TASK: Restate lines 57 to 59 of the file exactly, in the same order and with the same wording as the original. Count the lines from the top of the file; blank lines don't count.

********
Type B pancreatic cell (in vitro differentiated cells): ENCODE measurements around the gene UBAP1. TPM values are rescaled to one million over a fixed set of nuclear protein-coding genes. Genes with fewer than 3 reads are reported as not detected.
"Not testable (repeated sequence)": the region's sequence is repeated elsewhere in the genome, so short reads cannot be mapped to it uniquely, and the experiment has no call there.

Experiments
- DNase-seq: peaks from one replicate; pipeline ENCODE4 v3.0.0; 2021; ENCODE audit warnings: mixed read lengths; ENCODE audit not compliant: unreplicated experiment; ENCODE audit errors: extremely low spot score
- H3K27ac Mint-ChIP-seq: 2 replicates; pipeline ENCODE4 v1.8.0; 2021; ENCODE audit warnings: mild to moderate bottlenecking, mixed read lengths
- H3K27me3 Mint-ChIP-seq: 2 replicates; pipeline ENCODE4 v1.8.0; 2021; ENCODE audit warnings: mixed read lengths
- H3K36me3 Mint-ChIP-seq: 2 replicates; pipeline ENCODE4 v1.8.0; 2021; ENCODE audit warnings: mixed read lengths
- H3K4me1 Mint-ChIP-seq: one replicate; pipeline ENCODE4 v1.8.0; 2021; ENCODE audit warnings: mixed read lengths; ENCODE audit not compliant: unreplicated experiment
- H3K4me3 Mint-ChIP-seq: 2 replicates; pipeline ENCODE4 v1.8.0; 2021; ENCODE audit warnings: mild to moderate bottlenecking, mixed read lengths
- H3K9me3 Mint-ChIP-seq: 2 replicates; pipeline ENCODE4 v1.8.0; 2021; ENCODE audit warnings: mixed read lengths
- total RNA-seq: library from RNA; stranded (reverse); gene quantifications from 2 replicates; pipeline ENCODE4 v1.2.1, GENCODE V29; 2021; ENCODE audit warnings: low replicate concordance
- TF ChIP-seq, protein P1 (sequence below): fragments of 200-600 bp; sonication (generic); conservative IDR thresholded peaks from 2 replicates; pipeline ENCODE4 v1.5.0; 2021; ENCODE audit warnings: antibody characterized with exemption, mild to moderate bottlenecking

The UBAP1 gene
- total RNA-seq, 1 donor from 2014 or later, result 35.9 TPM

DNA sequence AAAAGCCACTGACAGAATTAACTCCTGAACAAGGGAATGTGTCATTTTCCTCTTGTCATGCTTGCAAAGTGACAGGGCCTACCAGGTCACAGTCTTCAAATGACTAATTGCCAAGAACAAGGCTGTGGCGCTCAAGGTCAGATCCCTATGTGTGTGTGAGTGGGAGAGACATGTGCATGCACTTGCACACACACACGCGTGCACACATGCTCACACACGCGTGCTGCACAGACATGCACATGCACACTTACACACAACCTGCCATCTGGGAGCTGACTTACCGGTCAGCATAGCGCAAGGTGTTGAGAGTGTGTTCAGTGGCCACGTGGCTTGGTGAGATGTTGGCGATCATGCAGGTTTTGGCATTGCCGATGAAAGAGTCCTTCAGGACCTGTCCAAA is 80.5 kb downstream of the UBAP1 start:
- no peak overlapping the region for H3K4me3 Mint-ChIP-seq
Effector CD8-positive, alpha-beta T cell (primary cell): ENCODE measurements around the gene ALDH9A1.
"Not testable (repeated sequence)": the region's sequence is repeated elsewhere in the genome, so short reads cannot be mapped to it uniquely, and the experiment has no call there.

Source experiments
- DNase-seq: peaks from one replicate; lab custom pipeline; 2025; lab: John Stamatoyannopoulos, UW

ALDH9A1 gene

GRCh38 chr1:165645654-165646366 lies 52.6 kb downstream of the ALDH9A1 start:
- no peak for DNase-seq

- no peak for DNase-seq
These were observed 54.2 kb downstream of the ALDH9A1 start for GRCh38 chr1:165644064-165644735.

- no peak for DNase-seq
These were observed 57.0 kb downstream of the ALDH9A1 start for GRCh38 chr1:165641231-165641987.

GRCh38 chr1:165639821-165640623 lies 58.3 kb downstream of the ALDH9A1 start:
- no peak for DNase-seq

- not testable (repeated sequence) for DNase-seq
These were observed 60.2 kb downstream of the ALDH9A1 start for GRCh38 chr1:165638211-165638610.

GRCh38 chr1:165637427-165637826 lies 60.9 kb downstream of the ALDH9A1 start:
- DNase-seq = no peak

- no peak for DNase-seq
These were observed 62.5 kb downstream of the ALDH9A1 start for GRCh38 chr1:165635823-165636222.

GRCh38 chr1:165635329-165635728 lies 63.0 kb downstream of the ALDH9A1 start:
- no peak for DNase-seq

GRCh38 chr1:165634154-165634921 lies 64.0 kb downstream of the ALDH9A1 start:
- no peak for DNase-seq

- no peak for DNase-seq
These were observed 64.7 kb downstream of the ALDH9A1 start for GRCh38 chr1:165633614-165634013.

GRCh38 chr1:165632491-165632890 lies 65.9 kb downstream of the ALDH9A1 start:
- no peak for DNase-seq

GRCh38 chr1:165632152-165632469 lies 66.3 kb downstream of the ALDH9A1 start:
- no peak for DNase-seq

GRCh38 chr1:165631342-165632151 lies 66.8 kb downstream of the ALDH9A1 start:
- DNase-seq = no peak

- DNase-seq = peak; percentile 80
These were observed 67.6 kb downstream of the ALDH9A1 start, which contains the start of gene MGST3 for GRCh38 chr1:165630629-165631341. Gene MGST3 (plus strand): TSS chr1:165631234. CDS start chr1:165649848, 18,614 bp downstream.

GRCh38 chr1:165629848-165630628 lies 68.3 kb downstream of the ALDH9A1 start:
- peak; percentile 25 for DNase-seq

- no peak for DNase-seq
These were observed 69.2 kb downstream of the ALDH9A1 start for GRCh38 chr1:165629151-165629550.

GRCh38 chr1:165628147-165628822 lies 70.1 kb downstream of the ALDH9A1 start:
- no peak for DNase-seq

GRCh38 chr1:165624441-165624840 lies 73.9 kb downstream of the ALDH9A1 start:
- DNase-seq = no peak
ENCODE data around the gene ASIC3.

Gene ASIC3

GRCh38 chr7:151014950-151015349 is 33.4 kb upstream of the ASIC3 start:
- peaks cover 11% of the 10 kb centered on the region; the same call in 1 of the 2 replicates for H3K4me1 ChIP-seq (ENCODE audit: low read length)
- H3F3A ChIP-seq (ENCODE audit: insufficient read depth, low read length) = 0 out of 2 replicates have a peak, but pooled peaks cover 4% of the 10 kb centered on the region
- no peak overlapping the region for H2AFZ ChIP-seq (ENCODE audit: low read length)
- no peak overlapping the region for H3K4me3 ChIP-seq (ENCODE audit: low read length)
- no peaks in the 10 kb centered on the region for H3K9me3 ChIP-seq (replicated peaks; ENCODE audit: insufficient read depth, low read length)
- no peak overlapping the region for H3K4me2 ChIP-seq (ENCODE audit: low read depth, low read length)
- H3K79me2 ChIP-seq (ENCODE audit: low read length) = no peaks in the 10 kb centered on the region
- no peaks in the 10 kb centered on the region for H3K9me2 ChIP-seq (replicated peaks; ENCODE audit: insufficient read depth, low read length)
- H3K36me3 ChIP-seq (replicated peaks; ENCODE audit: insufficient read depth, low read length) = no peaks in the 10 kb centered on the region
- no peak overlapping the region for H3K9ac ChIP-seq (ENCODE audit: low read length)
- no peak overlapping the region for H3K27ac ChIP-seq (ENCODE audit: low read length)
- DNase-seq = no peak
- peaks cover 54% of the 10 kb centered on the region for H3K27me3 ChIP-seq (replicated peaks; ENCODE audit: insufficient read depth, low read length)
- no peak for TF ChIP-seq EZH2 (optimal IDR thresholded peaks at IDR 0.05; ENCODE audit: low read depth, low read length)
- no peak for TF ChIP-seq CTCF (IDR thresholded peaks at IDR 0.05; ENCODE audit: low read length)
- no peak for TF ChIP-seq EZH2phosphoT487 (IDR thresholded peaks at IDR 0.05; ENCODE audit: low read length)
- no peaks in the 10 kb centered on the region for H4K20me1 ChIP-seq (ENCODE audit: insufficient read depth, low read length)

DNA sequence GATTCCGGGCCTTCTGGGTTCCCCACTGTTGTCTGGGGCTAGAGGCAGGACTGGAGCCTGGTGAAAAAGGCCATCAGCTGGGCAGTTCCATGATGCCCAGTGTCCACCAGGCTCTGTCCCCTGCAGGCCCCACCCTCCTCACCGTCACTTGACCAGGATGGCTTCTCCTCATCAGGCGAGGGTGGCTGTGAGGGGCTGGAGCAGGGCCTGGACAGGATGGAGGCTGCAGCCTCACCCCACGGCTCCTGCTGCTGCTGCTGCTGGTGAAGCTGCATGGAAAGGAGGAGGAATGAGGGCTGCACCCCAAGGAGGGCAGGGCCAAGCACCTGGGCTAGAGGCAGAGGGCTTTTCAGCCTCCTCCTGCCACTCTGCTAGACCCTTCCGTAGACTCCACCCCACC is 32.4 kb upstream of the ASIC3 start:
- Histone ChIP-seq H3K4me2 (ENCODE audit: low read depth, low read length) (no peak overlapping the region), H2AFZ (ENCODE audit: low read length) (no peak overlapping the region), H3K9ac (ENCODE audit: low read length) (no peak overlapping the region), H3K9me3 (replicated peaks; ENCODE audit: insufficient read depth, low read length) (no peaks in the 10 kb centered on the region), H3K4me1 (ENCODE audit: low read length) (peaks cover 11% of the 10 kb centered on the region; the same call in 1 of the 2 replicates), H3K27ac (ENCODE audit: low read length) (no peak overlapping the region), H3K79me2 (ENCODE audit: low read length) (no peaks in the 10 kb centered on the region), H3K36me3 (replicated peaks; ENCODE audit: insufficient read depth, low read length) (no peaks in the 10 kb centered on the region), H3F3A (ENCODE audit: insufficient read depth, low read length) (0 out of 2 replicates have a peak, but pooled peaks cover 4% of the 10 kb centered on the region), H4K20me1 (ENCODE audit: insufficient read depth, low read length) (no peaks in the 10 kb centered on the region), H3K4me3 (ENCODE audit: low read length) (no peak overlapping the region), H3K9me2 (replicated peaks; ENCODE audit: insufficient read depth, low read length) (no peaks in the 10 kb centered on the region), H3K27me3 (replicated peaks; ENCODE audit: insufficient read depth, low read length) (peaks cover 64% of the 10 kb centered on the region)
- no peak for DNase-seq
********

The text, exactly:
- DNase-seq = no peak
ENCODE data around the gene ASIC3.

Gene ASIC3